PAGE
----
NEWSLETTER! Watch out for our newsletter, coming soon

Diet For a Clear Mind – Taught by Buddhists

A Detox Diet Which is Permanent, Unlike Others


Usually detox diets do not last long, they just come and fade away but in South Korea, there is one popular diet which has stayed and lasted. This particular diet has been around for around 1600 years! That is just with the founding of the Jinkwansa temple in the mountains located outside of Seoul. This special place is run entirely by women and it is also the house to preserve the ancient art of Korean temple cuisine.

Read the entire article to learn about the art of ancient Korean cuisine!

This Buddhist monastery sits at the convergence of two streams, amid twisting leafy trees and soaring peaks. It’s one of many temples in the countryside outside of South Korea’s capital. Each temple has its own specialty. Jinkwansa is famous for two reasons.

First, it’s run entirely by women. The day before our visit, Jill Biden, the wife of the U.S. vice president, was at the temple learning about Korean women’s education.

But we came here to learn about Jinkwansa’s second claim to fame. The place is renowned for preserving the ancient art of Korean temple cuisine.

My interpreter and I are escorted to a small room with sliding doors. Inside, at least 25 different dishes are arrayed on the table. That variety is typical of a Korean lunch. Sun Woo, who directs the temple visit program, explains what makes monastic food different.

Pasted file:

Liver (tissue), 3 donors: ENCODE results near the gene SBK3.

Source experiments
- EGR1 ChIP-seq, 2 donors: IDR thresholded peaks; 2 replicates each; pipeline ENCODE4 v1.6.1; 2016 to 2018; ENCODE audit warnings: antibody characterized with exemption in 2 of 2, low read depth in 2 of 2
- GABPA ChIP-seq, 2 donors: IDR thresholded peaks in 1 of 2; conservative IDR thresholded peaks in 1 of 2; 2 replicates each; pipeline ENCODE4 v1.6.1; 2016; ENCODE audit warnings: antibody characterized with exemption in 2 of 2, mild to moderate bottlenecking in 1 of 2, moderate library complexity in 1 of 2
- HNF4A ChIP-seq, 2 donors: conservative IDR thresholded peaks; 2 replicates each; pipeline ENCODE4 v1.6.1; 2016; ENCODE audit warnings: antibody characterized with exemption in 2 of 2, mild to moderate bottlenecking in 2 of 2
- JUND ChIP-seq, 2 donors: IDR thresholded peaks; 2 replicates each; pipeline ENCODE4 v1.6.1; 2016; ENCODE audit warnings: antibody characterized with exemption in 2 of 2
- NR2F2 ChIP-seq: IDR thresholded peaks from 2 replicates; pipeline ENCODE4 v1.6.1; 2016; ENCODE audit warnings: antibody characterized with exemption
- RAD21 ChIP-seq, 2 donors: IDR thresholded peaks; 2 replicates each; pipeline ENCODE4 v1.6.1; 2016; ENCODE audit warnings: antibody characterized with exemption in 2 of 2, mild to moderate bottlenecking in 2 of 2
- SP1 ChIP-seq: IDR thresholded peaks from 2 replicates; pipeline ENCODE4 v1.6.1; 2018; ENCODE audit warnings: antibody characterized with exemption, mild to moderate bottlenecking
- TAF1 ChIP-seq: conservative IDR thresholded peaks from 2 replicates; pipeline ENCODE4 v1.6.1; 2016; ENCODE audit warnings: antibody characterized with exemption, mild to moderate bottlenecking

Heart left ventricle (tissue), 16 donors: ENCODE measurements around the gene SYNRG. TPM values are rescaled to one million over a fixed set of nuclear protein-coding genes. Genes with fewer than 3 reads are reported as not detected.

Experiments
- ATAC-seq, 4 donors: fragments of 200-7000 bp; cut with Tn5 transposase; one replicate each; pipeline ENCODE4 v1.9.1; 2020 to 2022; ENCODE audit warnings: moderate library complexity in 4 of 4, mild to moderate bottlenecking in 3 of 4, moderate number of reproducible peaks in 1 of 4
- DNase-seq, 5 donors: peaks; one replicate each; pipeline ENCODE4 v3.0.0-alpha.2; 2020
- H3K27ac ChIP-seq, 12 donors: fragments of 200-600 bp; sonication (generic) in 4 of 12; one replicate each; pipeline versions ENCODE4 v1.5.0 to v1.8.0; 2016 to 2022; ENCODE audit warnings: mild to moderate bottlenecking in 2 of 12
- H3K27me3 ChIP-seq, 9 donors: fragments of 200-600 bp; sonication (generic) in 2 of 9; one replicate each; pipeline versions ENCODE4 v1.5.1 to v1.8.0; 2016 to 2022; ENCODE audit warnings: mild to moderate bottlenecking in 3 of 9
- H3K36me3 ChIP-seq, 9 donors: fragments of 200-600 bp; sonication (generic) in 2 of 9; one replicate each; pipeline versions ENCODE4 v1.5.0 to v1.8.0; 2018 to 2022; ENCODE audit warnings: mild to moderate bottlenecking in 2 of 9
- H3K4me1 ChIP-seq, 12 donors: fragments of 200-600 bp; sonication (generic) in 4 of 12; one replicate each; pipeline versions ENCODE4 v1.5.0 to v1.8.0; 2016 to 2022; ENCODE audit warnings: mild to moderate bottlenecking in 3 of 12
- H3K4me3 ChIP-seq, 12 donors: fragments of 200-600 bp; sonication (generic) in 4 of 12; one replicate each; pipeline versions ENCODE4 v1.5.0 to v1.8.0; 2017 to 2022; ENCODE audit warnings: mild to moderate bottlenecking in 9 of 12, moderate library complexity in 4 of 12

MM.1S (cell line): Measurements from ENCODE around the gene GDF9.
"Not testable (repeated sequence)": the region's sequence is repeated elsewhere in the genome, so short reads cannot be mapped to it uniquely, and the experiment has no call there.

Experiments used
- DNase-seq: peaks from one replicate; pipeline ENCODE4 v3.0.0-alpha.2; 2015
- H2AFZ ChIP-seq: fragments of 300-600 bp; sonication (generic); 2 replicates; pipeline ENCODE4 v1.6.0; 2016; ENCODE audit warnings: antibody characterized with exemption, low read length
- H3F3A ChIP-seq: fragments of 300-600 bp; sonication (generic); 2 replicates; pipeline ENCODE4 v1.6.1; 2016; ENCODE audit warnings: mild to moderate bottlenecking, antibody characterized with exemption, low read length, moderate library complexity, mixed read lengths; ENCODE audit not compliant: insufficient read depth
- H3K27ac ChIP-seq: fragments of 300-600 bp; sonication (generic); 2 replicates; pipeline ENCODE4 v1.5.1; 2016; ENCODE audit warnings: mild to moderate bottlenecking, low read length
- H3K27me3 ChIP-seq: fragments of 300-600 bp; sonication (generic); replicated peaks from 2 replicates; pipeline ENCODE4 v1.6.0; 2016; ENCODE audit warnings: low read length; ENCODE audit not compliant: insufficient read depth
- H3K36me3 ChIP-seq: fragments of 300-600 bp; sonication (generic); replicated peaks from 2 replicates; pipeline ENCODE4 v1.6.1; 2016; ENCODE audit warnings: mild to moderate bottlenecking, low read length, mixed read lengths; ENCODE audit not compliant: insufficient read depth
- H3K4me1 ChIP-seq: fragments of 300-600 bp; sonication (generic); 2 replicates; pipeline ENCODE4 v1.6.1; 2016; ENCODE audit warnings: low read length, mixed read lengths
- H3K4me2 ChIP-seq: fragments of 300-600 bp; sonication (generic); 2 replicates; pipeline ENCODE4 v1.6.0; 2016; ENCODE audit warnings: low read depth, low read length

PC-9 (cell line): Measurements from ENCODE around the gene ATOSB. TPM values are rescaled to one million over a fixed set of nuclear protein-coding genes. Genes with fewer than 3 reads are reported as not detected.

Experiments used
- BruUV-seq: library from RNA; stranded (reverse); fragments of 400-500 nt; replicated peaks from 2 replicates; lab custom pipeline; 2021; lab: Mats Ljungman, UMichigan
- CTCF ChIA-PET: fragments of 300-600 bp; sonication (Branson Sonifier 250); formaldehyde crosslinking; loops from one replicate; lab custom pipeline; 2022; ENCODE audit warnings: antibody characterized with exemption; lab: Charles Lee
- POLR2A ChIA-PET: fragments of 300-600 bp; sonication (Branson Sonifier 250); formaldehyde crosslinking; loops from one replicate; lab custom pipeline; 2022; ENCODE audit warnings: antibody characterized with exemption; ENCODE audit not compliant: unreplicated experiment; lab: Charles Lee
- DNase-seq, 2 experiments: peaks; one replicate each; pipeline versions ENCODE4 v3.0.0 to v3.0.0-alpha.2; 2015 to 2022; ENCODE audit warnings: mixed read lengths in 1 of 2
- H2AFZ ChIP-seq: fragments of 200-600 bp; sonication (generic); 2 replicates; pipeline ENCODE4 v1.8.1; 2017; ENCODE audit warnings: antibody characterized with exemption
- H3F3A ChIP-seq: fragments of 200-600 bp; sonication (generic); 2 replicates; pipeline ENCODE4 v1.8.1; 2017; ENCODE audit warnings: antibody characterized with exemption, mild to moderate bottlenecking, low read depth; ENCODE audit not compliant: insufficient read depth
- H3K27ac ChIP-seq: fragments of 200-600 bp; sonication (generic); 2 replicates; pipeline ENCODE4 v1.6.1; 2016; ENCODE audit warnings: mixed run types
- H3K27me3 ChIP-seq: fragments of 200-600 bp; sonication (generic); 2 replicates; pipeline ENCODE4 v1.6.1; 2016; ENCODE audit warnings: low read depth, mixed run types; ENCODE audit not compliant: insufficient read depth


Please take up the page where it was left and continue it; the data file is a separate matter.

“There is no meat and no fish and no MSG,” she says. “And no garlic, no onion, no green onion, no spring onion, or leek.”


As we speak with head nun Gye Ho about the philosophy of the temple, we sit on mats, drinking iced tea made from local berries. The drink is served with melon and squares of sweet, sticky rice topped with fruits and nuts. The nuns eat these sweets on head-shaving day, to replenish their energy.


Gye Ho explains that for the nuns, cooking and eating are spiritual as well as physical practices. “We prepare our food with a clear mind,” she says. “We recognize that the best sauce in the world is the heart that we put into our cooking.”

At the risk of sounding impolite, I finally ask this aged nun, “Do you ever just crave french fries or chocolate?”



Here’s the temple’s recipe for making Kongguksu, or soybean noodles.


2 cups of dried soy beans

1/2 cup of crushed sesame seeds

2 cups of flour

For garnish: Thin cucumber strips, black sesame seeds, red chili pepper


1) Soak soybeans in water for at least 6 hours, or overnight.

2) Boil the beans until tender, an hour or so.

3) Grind the cooked beans with sesame seeds.

4) Squeeze the mixture in a cotton cloth. Discard the pulp, and chill the juice.

5) Mix the flour and a pinch of salt with enough water to make a sticky dough. Store the dough in the refrigerator for 4-5 hours.

6) Roll out the dough and slice into thin noodle strips.

7) Boil the noodles for 3-5 minutes, then rinse under cold water.

8) Serve the noodles with cold soybean juice, cucumber strips, black sesame seeds and sliced red chili pepper

Link to the original post: